Christine Brennan & Gary Belsky on if the NFL is getting a free pass from journalist, Rep. Barbara Lee on the anti-war voices in the media, Tim Arango discusses how to find the truth about ISIS.
By Becky Perlow, CNN
Reliable Sources digs into media coverage this week – but here’s a look at some of the other stories that got our attention:
Fool me once, shame on you: Fool me twice, and blame it on the “little-known corner of the bank called the Chief Investment Office.” Kudos to the folks at The Atlantic for their excellent expose on why the big banks haven’t taken pains to fix their problems, and why they’re probably not going to, either.
Parting is no sweet sorrow: That’s according to Andrew Sullivan, who is reportedly leaving The Daily Beast and taking his popular blog, The Dish with him. According to FishBowlNY, Sullivan hopes to cut out the middle man and deliver his content directly to his readers, sans advertisements or larger media company involvement. There’s no such thing as a free lunch, though, so if you’re planning to follow him and his team to andrewsullivan.com, be prepared to sing for your supper at $19.99 per year.
(Politcal) Junkies Anonymous: Jay Carney has gone from peppering press secretaries with questions to answering those questions himself… but at what cost? Seasoned political reporter Michael Hastings writes that Carney “developed a serious, $10,000-a-day habit of following presidents around the country and the world.” And while you might call Carney a sell-out for switching to the dark side (read: reporting from behind the velvet rope to standing behind the presidential podium), Hastings himself fell victim to the addictive nature of the campaign trail. He details his exciting roller coaster ride in his new book, Panic 2012: The Sublime and Terrifying Inside Story of President Obama's Final Campaign.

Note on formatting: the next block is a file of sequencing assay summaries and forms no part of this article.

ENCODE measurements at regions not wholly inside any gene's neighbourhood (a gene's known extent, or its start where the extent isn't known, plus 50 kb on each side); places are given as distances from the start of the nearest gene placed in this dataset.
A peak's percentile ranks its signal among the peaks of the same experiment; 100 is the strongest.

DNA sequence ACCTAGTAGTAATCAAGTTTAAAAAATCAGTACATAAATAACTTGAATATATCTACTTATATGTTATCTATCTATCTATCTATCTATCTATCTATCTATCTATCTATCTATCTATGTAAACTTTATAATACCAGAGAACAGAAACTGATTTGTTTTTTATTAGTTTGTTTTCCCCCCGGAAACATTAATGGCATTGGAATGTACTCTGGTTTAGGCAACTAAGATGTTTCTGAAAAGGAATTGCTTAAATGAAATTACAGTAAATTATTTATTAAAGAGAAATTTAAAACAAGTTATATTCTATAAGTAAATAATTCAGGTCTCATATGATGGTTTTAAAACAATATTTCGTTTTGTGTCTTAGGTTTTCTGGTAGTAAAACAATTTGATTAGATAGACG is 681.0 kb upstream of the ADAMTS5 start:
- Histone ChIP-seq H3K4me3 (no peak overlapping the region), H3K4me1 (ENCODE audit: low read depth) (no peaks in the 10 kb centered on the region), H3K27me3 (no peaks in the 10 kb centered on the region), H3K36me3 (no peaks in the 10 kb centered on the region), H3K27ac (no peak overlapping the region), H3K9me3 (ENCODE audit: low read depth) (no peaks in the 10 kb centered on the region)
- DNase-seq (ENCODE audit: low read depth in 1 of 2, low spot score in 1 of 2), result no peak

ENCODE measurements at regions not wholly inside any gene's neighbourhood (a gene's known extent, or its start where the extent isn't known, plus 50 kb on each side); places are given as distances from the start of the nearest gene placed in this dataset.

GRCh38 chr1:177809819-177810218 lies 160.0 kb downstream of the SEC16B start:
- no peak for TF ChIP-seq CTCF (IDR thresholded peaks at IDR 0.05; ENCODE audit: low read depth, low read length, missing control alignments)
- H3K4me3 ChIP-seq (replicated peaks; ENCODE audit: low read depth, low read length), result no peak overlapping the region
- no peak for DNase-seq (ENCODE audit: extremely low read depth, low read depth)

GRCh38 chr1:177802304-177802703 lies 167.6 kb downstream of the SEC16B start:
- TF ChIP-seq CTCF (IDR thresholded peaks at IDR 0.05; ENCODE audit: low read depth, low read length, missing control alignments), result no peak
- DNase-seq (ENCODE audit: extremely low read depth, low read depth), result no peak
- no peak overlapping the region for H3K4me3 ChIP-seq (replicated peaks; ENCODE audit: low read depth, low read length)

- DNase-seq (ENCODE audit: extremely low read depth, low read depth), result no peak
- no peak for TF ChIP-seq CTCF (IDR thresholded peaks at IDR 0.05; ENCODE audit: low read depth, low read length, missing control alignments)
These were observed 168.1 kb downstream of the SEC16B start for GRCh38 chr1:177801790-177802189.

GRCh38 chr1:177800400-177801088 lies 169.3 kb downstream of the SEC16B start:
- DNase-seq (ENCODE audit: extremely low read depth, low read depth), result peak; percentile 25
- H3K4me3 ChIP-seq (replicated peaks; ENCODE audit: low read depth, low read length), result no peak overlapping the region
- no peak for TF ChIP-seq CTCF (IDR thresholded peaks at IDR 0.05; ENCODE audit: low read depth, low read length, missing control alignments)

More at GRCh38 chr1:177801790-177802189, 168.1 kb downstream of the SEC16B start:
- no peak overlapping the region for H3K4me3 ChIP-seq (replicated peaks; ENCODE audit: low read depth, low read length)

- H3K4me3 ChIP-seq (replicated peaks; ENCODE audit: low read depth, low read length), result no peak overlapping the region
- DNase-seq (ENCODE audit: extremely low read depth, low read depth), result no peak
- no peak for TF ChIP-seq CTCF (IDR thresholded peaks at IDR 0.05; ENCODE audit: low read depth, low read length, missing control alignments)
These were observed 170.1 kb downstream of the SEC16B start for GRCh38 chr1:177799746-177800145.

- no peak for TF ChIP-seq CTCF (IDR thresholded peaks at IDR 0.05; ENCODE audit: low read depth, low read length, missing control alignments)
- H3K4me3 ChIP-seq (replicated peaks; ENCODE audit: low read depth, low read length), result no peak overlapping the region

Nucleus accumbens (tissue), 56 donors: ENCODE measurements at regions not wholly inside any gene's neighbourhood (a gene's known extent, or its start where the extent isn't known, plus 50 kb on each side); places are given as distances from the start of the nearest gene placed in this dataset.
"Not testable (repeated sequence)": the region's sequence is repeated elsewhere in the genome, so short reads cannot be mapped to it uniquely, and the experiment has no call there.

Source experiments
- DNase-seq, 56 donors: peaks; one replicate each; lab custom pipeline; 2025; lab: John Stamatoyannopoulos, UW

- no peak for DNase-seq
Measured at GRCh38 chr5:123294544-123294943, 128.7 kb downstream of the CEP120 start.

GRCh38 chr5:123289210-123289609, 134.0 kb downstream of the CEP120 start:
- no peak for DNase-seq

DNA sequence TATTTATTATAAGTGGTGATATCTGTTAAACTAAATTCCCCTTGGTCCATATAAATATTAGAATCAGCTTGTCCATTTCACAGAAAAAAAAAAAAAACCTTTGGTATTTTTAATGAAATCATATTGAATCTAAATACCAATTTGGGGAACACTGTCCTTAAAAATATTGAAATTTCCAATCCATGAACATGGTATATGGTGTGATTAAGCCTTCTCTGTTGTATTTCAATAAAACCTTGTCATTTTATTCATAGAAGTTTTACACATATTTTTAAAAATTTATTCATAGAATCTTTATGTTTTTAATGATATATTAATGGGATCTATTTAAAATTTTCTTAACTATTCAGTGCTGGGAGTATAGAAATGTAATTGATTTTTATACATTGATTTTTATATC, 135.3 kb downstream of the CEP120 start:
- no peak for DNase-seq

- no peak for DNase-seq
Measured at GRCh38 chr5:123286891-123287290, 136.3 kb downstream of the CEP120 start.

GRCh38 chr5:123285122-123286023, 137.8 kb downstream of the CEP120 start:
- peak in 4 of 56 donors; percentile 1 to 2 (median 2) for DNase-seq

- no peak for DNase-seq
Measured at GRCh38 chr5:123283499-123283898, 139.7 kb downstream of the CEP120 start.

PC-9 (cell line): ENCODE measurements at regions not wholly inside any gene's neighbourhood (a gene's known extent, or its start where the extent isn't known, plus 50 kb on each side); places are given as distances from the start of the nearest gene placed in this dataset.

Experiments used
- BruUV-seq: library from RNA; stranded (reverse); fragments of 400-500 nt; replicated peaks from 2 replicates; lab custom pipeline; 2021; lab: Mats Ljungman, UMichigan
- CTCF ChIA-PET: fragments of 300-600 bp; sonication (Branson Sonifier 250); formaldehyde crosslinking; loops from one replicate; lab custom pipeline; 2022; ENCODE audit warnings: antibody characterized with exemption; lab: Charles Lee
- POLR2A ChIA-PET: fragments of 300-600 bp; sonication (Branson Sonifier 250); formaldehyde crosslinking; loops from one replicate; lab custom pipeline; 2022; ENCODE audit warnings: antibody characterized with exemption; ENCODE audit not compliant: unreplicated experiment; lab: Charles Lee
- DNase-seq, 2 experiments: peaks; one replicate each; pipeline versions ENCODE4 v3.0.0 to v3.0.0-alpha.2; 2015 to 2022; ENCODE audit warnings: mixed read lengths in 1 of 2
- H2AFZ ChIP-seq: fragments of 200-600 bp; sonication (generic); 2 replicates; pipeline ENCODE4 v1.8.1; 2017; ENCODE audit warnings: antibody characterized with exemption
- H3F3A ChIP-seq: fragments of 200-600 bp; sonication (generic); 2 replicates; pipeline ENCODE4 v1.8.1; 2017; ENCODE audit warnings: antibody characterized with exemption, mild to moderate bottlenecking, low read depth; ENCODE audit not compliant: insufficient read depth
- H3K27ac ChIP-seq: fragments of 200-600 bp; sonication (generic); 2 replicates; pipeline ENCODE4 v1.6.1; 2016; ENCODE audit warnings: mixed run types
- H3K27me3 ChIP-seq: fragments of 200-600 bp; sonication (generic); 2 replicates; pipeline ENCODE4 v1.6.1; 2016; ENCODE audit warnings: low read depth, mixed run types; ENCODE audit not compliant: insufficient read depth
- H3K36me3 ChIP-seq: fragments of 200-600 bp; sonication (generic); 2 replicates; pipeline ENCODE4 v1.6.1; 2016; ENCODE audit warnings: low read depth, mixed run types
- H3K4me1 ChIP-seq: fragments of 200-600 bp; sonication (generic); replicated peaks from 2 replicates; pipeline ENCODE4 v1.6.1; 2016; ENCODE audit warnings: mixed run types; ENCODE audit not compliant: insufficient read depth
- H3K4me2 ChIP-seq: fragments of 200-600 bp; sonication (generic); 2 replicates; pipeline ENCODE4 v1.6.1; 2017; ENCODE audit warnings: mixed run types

Freyr and Yogi and Draco, oh my!: No, we’re not referring to Tolkien characters or Potter enemies… these are the Weather Channel’s new names bestowed upon this year’s winter storms. But is this a marketing ploy full of hot air, or will you actually take your weather anchor more seriously when they are warning you about looming “Winter Strom Brutus?” Tell us in the comments below!